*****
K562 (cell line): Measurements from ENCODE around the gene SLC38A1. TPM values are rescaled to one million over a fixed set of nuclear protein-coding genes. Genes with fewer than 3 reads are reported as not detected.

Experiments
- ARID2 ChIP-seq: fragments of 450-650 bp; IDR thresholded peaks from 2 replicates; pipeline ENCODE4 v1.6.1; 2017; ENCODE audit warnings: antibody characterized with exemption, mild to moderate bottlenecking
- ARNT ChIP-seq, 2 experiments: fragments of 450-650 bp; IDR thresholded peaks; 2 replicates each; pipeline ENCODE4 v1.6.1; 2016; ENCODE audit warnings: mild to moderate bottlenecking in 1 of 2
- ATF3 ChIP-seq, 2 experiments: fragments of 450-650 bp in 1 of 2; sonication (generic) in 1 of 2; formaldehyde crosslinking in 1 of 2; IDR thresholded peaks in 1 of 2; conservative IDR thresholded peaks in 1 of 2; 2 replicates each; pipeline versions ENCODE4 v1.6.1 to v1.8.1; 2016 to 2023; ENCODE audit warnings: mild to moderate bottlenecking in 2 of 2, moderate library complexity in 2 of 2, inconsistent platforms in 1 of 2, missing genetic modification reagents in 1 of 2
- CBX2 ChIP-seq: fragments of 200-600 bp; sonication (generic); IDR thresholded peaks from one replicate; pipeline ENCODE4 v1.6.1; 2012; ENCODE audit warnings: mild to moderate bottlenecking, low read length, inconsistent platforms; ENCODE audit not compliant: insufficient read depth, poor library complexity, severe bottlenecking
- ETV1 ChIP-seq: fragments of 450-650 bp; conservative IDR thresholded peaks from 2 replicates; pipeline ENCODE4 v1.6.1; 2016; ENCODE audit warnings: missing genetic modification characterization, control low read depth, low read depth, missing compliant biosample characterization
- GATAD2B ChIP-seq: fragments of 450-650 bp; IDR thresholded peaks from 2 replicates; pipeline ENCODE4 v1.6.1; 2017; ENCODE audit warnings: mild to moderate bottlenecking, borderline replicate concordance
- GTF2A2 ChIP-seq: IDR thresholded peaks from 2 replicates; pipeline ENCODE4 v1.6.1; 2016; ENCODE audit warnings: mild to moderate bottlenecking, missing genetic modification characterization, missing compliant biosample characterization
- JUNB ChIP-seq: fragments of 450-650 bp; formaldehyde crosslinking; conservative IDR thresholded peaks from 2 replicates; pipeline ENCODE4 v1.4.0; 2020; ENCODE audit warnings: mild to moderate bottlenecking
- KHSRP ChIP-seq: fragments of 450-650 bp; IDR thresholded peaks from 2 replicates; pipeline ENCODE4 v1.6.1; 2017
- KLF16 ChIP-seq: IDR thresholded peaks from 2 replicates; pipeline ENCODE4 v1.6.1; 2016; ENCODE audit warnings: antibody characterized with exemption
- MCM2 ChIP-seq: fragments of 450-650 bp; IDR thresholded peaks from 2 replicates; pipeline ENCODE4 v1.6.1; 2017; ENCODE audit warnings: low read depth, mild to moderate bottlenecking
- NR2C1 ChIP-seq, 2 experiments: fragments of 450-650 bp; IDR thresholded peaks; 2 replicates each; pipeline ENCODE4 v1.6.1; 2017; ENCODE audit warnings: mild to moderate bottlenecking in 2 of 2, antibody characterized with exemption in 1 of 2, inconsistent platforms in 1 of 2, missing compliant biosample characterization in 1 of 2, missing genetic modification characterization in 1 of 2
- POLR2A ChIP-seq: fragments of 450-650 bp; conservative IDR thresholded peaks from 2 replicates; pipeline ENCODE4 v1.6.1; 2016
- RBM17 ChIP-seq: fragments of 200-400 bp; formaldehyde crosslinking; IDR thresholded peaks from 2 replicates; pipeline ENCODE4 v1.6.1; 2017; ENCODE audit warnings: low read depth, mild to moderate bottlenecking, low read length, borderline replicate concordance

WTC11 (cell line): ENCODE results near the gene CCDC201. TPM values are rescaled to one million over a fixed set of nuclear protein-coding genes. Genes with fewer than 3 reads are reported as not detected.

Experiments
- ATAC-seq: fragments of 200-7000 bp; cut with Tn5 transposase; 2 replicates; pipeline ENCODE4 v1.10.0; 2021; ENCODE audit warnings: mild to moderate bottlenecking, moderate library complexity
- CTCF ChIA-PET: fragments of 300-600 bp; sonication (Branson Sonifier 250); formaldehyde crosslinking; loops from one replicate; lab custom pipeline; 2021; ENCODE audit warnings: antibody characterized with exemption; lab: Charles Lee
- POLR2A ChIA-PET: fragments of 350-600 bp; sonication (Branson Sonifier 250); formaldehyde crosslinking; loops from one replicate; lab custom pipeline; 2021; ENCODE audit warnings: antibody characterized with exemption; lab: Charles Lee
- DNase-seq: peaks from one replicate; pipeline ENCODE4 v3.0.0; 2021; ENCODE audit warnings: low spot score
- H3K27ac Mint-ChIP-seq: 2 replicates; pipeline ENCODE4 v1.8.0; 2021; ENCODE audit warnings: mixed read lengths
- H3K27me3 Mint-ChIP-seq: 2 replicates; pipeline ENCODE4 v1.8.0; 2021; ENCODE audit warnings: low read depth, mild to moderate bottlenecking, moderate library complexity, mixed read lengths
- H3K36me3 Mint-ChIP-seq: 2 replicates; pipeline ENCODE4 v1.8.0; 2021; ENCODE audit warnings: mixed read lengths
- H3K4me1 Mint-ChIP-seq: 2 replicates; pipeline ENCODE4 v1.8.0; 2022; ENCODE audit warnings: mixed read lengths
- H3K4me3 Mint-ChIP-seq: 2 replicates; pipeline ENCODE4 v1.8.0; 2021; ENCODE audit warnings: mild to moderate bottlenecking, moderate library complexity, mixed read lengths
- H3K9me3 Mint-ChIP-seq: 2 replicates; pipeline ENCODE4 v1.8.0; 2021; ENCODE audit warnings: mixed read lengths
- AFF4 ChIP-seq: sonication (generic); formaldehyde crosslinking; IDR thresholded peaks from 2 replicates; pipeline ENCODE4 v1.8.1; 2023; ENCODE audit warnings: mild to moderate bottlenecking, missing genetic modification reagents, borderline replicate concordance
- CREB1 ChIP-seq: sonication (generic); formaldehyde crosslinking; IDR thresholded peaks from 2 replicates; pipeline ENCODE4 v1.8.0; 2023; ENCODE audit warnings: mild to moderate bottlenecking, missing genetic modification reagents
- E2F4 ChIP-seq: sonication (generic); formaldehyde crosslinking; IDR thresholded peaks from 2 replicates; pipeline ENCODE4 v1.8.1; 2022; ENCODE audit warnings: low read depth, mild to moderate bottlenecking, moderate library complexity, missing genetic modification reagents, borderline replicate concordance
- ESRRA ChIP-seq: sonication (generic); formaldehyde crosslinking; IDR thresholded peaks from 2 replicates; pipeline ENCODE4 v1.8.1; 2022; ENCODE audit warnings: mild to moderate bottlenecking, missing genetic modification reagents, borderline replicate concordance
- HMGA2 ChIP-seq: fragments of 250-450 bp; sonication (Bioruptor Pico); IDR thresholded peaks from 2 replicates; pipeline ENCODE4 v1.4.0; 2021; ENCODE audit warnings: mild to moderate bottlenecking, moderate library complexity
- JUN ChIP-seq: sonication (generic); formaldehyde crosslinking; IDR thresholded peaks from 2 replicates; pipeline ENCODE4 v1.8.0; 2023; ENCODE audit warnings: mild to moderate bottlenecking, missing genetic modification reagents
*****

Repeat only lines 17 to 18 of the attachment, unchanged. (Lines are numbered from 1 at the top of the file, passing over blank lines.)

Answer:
WTC11 (cell line): ENCODE results near the gene CCDC201. TPM values are rescaled to one million over a fixed set of nuclear protein-coding genes. Genes with fewer than 3 reads are reported as not detected.

Experiments